In 1999, Hurricane Floyd actually spared the coastal region of North Carolina. At the last minute a low-pressure system gently nudged it to the east a few miles and it grazed the coastline with a glancing landfall. But Floyd left a hideous mark on Eastern North Carolina history. While the coastal region escaped incalculable damage, more inland sites were pounded by tropical rainfall in double-digit amounts just a week after two drubbings by Hurricane Dennis. Experts called what happened then something akin to the 100-year flood level as the Neuse and Cape Fear Rivers reached near-record crest stages and swamped Kinston, Rocky Mount and other small North Carolina communities. The local TV news coverage was nearly non-stop for a month. I equated it to an unbearable telethon of misery.
I wondered then if Floyd might be a glimpse of the future for North Carolina. I thought maps outlining the parameters for 50-year floods, 100-year floods or 500-year floods were very much out of date and failed to take into account the massive building boom in coastal regions, the reshaping of the area’s geography, stormwater mitigation systems and climate change. I wondered if the state might see similar flooding more often than the period between Hurricane Hazel in 1954 and Floyd in 1999.
Then in 2016, we got Hurricane Matthew, a killer storm in Haiti that led to 26 deaths in North Carolina and massive flooding in Cumberland, Harnett and Robeson counties.
And last week Hurricane Florence punished the North Carolina coast for two to three days of almost non-stop wind and rain. Weakened from a category 4 storm to a 2 and then a 1, Florence remained a stationary 250-mile force that dumped more than 30 inches of rain along the coast from the Outer Banks to Wilmington and inland to Fayetteville, Kinston, Rocky Mount and other areas near rivers prone to massive flooding. Estuaries like the White Oak River and Newport River recorded massive flooding. I have a family member who has lived in Newport all of his life (64 years) and never witnessed this kind of flooding and destruction in his home town. The historic waterfronts in Swansboro, Morehead City, Beaufort all recorded flooding and severely damaged structures.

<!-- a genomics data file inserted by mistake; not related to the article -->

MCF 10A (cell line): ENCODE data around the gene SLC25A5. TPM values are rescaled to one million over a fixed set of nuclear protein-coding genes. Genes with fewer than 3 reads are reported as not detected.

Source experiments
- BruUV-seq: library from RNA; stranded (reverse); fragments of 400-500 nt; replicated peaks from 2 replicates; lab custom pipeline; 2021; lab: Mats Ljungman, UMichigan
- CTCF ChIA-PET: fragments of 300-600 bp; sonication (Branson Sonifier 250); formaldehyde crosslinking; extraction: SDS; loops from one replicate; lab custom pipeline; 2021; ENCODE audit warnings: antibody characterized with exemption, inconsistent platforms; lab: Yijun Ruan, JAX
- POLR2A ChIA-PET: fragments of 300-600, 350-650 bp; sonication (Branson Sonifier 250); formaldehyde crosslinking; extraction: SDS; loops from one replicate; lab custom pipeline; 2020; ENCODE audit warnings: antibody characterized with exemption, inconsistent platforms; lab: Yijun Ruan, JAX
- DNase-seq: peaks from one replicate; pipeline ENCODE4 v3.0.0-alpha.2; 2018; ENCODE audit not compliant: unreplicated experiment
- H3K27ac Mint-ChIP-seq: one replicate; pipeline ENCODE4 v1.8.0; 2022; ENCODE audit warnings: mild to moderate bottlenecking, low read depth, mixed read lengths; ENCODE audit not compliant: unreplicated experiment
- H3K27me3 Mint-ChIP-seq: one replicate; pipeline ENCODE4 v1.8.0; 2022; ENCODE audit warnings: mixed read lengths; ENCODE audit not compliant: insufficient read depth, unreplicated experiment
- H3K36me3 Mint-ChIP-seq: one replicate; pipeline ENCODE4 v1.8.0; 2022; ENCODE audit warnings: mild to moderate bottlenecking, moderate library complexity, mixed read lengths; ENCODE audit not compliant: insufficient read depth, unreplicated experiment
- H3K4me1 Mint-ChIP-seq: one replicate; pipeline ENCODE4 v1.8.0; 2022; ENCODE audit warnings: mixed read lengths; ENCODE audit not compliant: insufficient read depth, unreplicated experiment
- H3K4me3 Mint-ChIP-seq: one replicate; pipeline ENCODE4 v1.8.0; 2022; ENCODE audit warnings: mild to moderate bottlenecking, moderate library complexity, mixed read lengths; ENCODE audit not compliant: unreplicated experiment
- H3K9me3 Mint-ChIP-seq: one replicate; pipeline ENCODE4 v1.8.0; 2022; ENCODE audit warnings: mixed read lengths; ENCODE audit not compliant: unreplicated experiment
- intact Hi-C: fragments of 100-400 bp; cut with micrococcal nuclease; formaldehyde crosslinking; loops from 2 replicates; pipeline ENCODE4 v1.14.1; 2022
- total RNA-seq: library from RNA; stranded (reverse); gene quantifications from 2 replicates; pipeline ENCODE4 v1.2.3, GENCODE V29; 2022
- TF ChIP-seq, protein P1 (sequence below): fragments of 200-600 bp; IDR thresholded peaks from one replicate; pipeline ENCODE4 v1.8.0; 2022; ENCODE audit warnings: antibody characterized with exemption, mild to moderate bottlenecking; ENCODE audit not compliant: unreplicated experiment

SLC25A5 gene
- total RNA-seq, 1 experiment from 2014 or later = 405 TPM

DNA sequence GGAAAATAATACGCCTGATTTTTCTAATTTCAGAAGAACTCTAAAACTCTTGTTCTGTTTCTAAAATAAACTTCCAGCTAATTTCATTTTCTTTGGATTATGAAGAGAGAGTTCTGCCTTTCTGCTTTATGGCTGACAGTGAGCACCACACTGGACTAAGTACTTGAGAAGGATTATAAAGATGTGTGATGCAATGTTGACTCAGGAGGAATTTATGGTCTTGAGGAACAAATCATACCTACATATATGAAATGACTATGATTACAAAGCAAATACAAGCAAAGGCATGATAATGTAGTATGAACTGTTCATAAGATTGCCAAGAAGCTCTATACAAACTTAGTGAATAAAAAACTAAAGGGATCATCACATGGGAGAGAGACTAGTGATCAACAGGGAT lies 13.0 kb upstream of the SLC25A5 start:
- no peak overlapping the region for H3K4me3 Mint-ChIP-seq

Here are some photos my nephew Ross Gould posted on social media. He shared images shared by his friends in Carteret County. Ross’s house was flooded for the first time ever from the Newport River because of unprecedented storm surge and 30 inches of rainfall. Here are photos taken in downtown Swansboro, Beaufort and in Salter Path.
And again, multiple roadways in Eastern North Carolina are underwater and closed — including major arteries like I-95 and sections of I-40. We were driving back from a vacation trip to Maine Sunday night and began to encounter electronic signs on I-95 in Delaware warning motorists not to travel in North Carolina because of widespread flooding. Meanwhile it’s tough getting supplies to people who need them in areas that will soon be depleted of essentials, thousands are still heeding evacuation pleas from officials and power crews work to restore electric power but it some cases it might take weeks.
And with rain still falling in Central North Carolina, the flooding will only grow worse in Eastern North Carolina –not to mention problems created in the Piedmont by flash flooding.
Think about our friends in the most impacted part of North Carolina. They need all help we can muster. Contact the Red Cross online and they can offer tips on the best ways to help.
And let’s hope and pray that this doesn’t continue to happen every few years.